"A large fraction of students are leaving the 12th grade with a high-school diploma, and they're about to begin a course of studies at the 8th grade level," said Marc Tucker, president of a Washington, D.C. think-tank, of its recently released a report on college readiness.
"What Does It Really Mean to Be College and Work Ready?" offers a stark assessment of the disparities among what high schools think students should know to succeed in college, what colleges expect students to be able to do, and what skills employers expect college grads to have upon being hired. In recent years, "college and career readiness" has become the benchmark goal of both the school reform movement and the college completion agenda. The report from the National Center on Education and the Economy suggests that achieving that objective might require a radical reassessment of what skills are taught when throughout all levels of the American education system.
The report is based on two empirical studies conducted over three years. NCEE randomly selected one community college in each of seven states, then examined eight of the most popular programs–accounting, automotive technology, biotech/electrical technology, business, criminal justice, early childhood education, information technology/computer programming, nursing, and the general education track. NCEE researchers examined the programs' textbooks, assignments and exams to see what math and English skills truly were necessary to succeed.
While the researchers found that "the reading and writing currently required of students in initial credit-bearing courses in community colleges is not very complex or cognitively demanding," the report's math findings are even more striking. The report also states that middle school math–"arithmetic, ratio, proportion, expressions and simple equations"–were more central to the community college math courses than the Algebra II most high schools emphasize in college readiness programs. "What really is needed in our community colleges–and really for the majority of Americans in the work that they do–is middle school math," Tucker said.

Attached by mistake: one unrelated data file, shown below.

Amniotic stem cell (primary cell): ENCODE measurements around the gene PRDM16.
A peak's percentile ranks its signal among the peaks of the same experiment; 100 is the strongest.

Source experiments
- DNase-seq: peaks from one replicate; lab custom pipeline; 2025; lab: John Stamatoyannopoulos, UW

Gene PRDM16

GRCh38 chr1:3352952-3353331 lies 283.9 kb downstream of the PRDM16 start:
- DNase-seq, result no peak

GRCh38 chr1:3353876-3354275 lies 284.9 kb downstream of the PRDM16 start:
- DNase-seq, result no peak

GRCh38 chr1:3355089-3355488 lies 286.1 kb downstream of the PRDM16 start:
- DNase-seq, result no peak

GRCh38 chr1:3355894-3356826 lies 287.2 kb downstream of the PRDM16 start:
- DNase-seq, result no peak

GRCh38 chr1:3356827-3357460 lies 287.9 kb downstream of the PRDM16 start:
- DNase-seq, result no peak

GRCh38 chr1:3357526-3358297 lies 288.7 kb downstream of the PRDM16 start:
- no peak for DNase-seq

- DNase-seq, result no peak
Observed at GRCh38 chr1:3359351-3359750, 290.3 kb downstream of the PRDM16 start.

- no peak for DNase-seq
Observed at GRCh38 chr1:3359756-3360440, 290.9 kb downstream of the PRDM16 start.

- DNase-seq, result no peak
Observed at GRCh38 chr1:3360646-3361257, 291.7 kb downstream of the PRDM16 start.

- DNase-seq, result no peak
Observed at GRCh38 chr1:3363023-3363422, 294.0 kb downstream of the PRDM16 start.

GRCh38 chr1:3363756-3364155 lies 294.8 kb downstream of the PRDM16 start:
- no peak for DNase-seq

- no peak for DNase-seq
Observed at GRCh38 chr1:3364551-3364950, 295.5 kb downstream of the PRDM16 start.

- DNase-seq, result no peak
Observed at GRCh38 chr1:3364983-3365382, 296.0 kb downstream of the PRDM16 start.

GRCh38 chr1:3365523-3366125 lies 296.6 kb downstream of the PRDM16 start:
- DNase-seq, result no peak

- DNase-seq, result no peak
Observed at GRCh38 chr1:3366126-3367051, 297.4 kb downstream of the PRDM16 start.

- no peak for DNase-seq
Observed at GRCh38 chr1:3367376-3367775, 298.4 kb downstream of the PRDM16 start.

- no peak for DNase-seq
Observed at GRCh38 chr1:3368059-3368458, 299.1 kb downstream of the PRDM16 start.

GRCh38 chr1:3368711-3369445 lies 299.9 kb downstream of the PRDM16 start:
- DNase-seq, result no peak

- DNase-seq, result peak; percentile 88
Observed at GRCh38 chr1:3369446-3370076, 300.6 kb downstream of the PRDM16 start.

It's a discovery that raises many questions. Should community colleges raise their admission standards? Tucker said that's not the way to go , given that "many students "can't meet the current standards." Plus, as the NCEE research suggests, only a minority of students will ever need to use advanced math skills in college or the workplace, comparing today's college-prep math requirement to previous generations' being forced to learn Latin.
Similarly, the report found placement tests two-year colleges use to determine whether students should be in developmental education or credit-bearing courses also mismatch standards with the skills actually needed.
"It looks like we're denying high school graduates the opportunity to take credit-bearing courses because they can't master math that they don't need, and that seems very unfair," Tucker said.
Instead, "both the schools and our community colleges will have to help their students reach for different kinds of targets and, at the same time, achieve at much higher levels than they do now," the report notes.
Of course, the report also highlights how important it is for students to master those math skills when they first encounter them in middle school. Indeed, Tucker offered a telling example of how difficult it can be to break the cycle once that original opportunity has passed.
"The reason that the students don't understand the concepts underlying middle school math is that their math teachers don't either," Tucker said, adding that "If they didn't learn it in middle school, they'll never have the opportunity to learn it again" as they study to become teachers.